As an organism like the black cloud cooled, he argued, it would think more slowly, but it would always metabolize energy even more slowly, so its appetite would always be less than its output. In fact, Dr. Dyson concluded, by making the amount of energy expended per thought smaller and smaller the cloud could have an infinite number of thoughts while consuming only a finite amount of energy.
But there was a hitch. Even just thinking requires energy and generates heat, which is why computers have fans. Dr. Dyson suggested that creatures would have to stop thinking and hibernate periodically to radiate away their heat.
In an accelerating universe, however, there is an additional source of heat that cannot be gotten rid of. The same calculations that predict black holes should explode also predict that in an accelerating universe space should be filled with so-called Hawking radiation. In effect, the horizon the farthest distance we can see looks mathematically like the surface of a black hole. The amount of this radiation is expected to be incredibly small corresponding to a fraction of a billionth of a billionth of a billionth of a degree above absolute zero, but that is enough to doom sentient life.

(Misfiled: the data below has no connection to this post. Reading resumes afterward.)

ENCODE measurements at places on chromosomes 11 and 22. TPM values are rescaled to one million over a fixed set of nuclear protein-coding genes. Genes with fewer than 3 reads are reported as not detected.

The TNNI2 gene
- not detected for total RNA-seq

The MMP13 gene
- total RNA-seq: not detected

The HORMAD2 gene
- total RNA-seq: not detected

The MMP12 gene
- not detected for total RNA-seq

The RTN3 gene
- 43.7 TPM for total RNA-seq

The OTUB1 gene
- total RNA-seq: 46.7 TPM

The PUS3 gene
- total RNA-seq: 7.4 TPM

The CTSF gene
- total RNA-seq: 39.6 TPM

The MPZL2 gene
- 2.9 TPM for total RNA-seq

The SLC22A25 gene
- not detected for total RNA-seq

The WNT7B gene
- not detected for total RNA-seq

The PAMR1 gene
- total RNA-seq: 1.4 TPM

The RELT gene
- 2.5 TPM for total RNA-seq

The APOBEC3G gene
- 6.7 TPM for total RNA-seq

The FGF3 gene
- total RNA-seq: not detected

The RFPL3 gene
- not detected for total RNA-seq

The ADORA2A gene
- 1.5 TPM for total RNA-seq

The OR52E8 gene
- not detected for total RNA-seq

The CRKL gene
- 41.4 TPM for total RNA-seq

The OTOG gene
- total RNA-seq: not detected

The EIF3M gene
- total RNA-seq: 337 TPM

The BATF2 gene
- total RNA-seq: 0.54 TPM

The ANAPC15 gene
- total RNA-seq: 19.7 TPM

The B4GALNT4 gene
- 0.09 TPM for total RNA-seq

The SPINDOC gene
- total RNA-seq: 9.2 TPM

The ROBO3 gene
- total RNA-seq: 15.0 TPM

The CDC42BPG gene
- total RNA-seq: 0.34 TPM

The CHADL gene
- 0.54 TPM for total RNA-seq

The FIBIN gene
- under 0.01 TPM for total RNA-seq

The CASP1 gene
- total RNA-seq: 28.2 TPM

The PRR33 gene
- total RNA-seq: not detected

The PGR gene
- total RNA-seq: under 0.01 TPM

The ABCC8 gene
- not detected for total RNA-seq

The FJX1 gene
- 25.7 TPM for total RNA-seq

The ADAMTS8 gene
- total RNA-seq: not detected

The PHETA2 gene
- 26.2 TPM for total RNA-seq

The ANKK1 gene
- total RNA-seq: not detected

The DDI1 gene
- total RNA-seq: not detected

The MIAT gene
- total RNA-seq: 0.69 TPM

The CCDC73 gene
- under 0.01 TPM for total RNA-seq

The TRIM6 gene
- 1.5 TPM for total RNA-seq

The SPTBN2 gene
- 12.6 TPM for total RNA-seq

"The Hawking radiation kills us because it gives a minimum temperature below which you cannot cool anything," said Dr. Krauss. Once an organism cools to that temperature, he explained, it would dissipate energy at some fixed rate. "Since there is a finite total energy, this means a finite lifetime."
Infinity on Trial
Although Dr. Dyson agrees with this gloomy view of life in an accelerating universe, he and Dr. Krauss and Dr. Starkman are still arguing about whether life is also doomed in a universe that is not accelerating, but just expanding and getting slower and colder.